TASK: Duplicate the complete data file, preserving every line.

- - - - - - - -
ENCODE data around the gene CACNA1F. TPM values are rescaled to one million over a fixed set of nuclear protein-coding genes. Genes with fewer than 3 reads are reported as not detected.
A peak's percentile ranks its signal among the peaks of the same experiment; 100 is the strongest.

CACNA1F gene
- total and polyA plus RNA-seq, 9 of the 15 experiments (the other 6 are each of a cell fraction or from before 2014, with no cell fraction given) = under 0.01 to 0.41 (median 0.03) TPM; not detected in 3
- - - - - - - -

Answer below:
ENCODE data around the gene CACNA1F. TPM values are rescaled to one million over a fixed set of nuclear protein-coding genes. Genes with fewer than 3 reads are reported as not detected.
A peak's percentile ranks its signal among the peaks of the same experiment; 100 is the strongest.

CACNA1F gene
- total and polyA plus RNA-seq, 9 of the 15 experiments (the other 6 are each of a cell fraction or from before 2014, with no cell fraction given) = under 0.01 to 0.41 (median 0.03) TPM; not detected in 3